Funerary rites

June 21st, 2010  |  Published in field research, inspirations  |  1 Comment

A senior traditional owner passed away during the initial weeks of my stay and I was invited to the main funerary public ceremony which was held at his house in Banyan, Gunbalanya under a magnificent large Banyan tree with roots the wurdwurd (children) could get lost amongst. There was a lovely breeze and soft fresh sand to sit on. Huge hunks of bullikki (cow) were being cooked and a large djenj (fish) like a swordfish. Many bininj had come, some from saltwater kunbolk (country) so it was probably caught in the ocean. I sat with the daluk in my family as they painted themselves in delek, including their hair. I got more from the art centre for them. Many bininj throughout the week had come to Injalak for supplies, such as boomerang, clapstick and mako (didgeridoo). Young bininj were dancing to clapsticks and mako, many holding a shoe in place of the traditional implement to do the actions as it is referred to in dance and song groups. Then the widow with her head covered by a clothe or towel was led by a group down the street. My karrang explained she was being taken to the house of her family-in-law in order to be freed from the bond to them. senior bininj or clever men led the way painted up and gesturing away evil spirits and the spirit of the deceased. Once they returned to the house where the body lay in state there was much crying and shouting coming from within. Eventually balanda were invited in to pay respects. Inside everyone sat on the floor around the coffin which was elevated. I was overcome by emotion. When the time came for the coffin to be carried to the hearse the widow and other daluk began throwing themselves on the ground in a demonstration of mourning and then karrang got a large knife and began cutting her head so blood dripped down. The knife was shared around for the purpose amid wailing. It was impossible for me not to weep, but I guided karrang and my sisters and children to my troopy and became part of the slow procession to the gravesite at the base of arguluk hill, a significant site for initiations. Young daluk did the actions while singing often unable to hold back the tears and bininj hung their heads, it was a beautiful funeral. Some poems were read in English and Kunwinjku and a balanda priest did the Christian rites. Then his belongings including his mattress were placed in the grave too.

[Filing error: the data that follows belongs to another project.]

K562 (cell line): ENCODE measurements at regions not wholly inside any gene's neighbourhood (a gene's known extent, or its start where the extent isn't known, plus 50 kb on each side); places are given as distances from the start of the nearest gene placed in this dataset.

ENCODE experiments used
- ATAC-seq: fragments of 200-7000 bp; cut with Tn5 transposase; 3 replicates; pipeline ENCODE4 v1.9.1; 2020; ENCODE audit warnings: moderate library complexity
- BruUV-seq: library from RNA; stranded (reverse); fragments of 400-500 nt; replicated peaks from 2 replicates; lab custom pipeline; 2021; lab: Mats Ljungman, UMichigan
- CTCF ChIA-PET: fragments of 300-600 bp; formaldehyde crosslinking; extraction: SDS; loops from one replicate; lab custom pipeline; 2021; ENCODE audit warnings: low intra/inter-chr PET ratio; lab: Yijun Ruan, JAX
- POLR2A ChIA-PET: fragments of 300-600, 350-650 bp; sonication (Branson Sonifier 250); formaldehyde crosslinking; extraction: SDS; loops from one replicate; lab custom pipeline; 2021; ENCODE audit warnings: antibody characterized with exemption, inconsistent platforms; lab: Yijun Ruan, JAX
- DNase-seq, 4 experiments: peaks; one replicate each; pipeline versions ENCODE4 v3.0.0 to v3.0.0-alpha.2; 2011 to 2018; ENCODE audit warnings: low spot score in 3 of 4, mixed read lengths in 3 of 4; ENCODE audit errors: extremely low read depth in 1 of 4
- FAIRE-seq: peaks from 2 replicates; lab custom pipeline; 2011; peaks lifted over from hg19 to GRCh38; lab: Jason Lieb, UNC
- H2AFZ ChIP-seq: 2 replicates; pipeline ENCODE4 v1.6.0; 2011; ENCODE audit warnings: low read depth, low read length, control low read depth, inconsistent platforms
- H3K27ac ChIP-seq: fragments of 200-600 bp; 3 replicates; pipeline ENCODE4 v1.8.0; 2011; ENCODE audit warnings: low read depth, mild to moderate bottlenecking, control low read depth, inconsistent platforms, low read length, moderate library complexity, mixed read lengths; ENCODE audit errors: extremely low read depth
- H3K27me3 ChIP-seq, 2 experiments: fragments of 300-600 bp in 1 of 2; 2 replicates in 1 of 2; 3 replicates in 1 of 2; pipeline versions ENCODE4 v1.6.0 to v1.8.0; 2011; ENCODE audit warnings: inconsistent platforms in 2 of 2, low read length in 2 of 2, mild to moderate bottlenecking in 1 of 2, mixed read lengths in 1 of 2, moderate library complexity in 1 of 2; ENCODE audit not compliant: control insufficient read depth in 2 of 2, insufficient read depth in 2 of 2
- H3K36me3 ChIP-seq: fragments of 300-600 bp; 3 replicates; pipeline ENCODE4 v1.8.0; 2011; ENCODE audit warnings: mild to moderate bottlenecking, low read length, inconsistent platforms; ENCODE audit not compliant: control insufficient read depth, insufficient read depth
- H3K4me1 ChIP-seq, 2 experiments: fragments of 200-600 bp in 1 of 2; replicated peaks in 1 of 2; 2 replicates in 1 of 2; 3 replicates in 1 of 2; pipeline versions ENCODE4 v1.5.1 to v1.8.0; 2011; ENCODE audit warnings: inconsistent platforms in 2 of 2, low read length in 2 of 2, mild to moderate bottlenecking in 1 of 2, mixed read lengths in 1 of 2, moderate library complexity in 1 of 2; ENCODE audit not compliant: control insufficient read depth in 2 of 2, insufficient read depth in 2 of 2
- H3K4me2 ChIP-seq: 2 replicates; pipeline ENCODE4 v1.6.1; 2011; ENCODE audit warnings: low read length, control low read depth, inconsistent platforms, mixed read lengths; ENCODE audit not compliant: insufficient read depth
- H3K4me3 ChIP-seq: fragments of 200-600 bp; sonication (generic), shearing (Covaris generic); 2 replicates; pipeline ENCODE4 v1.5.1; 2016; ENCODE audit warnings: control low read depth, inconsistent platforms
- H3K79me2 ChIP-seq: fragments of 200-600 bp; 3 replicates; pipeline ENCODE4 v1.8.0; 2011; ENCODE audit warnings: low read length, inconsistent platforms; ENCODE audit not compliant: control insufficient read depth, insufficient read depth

Responses

  1. Amanda says:

    June 21st, 2010 at 11:17 pm (#)

    Vanessa, i am so enriched by your journey. I cannot imagine how it must be for you. Thank you so much for sharing these beautiful, honest and exquisitely rich experiences with us. You are an inspiration to me.
    Please pass on these heartfelt wishes to your ‘family’, from your canberra kin.
    XXX Amanda

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